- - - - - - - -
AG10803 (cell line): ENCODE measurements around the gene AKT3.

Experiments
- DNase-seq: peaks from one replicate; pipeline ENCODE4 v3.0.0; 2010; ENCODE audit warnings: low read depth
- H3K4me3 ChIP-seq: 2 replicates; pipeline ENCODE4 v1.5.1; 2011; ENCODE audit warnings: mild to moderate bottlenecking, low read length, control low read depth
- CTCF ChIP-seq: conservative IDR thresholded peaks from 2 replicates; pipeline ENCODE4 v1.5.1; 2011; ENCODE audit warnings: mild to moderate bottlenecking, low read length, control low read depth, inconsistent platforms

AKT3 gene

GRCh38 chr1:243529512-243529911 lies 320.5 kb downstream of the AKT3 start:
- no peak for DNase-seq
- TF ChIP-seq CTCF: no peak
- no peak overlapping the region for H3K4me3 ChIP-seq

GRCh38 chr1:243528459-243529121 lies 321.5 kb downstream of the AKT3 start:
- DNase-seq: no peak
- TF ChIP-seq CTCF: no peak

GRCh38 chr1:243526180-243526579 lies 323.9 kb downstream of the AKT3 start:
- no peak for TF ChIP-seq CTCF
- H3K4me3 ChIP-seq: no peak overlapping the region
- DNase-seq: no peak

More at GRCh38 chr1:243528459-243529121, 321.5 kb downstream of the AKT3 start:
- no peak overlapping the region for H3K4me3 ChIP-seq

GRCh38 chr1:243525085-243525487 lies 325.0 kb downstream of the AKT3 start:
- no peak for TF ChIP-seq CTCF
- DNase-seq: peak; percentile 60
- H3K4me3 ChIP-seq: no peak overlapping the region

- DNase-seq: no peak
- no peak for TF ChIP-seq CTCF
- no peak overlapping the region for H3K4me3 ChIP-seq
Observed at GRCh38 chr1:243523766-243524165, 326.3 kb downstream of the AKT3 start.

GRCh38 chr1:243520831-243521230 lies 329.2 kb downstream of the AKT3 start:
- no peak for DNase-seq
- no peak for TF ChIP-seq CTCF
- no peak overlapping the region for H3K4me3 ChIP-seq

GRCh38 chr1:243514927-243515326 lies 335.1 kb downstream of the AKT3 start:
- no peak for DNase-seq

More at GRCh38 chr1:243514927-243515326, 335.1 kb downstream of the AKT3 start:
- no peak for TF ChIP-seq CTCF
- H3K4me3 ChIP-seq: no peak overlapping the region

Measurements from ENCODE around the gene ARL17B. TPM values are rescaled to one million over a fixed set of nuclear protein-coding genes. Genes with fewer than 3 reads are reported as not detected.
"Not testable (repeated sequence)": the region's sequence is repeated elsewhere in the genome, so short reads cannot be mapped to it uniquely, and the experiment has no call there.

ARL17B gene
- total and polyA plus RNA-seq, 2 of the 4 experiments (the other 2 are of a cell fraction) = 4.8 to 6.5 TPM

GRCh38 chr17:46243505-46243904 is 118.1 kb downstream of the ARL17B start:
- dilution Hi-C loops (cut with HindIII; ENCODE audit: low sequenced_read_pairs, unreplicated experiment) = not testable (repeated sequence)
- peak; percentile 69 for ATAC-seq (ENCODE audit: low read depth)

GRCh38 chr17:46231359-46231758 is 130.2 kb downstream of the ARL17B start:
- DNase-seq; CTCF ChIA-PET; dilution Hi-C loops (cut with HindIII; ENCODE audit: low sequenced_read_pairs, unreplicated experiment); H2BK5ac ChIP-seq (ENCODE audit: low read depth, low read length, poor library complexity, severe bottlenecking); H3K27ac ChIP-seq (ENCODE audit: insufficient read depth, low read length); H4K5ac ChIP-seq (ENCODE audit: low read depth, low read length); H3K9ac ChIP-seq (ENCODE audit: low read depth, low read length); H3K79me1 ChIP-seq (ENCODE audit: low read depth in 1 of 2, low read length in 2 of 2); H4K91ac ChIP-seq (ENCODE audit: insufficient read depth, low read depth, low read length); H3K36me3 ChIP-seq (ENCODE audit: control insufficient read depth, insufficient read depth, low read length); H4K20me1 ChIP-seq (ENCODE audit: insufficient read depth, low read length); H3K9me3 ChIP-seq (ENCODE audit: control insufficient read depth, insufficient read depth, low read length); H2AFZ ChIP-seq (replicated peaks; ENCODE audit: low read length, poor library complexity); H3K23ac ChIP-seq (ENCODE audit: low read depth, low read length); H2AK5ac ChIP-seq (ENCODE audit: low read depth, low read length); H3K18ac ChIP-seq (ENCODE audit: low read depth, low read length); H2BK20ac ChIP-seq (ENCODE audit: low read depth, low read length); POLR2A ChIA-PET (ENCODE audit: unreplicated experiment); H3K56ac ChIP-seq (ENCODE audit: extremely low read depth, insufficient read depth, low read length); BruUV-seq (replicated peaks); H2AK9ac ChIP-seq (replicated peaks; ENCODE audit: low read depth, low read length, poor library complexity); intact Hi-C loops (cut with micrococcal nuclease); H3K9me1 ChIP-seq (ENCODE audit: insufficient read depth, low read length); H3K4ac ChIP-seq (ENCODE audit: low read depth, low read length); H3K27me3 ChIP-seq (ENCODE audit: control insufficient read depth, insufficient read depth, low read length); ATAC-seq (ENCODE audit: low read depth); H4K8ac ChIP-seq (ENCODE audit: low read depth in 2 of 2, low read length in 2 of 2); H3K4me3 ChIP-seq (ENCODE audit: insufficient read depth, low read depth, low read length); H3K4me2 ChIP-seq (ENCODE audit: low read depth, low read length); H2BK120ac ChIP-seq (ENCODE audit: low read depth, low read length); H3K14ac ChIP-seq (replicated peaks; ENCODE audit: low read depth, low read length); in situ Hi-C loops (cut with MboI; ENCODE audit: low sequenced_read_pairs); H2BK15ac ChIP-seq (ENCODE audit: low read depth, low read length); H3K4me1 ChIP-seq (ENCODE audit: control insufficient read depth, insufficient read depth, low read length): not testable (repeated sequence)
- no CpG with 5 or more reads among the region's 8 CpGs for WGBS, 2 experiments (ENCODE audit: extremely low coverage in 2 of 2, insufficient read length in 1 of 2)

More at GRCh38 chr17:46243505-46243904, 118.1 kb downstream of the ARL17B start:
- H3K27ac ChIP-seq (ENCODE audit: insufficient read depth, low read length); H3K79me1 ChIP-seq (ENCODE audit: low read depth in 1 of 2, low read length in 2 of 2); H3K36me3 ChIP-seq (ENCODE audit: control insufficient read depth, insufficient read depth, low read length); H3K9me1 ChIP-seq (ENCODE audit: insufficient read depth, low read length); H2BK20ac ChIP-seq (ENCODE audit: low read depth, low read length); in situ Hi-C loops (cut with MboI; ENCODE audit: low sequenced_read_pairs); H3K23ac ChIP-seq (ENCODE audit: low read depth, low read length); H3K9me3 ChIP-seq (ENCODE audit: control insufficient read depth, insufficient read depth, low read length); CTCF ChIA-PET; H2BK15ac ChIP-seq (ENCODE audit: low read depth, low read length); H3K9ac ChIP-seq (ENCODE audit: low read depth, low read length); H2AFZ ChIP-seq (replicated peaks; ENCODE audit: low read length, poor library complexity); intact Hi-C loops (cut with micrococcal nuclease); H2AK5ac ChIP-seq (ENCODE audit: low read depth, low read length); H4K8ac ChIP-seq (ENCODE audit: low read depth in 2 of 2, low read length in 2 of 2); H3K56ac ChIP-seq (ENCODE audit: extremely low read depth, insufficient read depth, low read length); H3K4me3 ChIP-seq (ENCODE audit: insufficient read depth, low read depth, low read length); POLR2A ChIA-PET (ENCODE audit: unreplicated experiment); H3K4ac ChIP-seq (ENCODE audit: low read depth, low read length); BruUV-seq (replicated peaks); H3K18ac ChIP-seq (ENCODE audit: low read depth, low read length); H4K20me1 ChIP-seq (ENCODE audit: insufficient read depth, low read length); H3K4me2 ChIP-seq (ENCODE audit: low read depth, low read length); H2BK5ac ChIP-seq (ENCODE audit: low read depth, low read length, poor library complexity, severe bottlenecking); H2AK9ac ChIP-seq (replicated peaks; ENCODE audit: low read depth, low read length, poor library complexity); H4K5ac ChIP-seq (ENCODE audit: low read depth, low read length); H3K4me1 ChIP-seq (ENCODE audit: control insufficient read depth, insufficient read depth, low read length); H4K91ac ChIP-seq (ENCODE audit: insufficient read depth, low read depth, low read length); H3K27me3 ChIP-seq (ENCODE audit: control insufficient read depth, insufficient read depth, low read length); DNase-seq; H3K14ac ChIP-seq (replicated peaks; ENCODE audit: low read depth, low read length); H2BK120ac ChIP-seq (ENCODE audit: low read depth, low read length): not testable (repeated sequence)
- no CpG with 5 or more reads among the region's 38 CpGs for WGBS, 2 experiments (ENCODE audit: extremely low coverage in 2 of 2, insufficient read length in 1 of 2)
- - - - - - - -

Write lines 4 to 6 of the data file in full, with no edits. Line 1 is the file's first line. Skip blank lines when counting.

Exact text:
- H3K4me3 ChIP-seq: 2 replicates; pipeline ENCODE4 v1.5.1; 2011; ENCODE audit warnings: mild to moderate bottlenecking, low read length, control low read depth
- CTCF ChIP-seq: conservative IDR thresholded peaks from 2 replicates; pipeline ENCODE4 v1.5.1; 2011; ENCODE audit warnings: mild to moderate bottlenecking, low read length, control low read depth, inconsistent platforms

AKT3 gene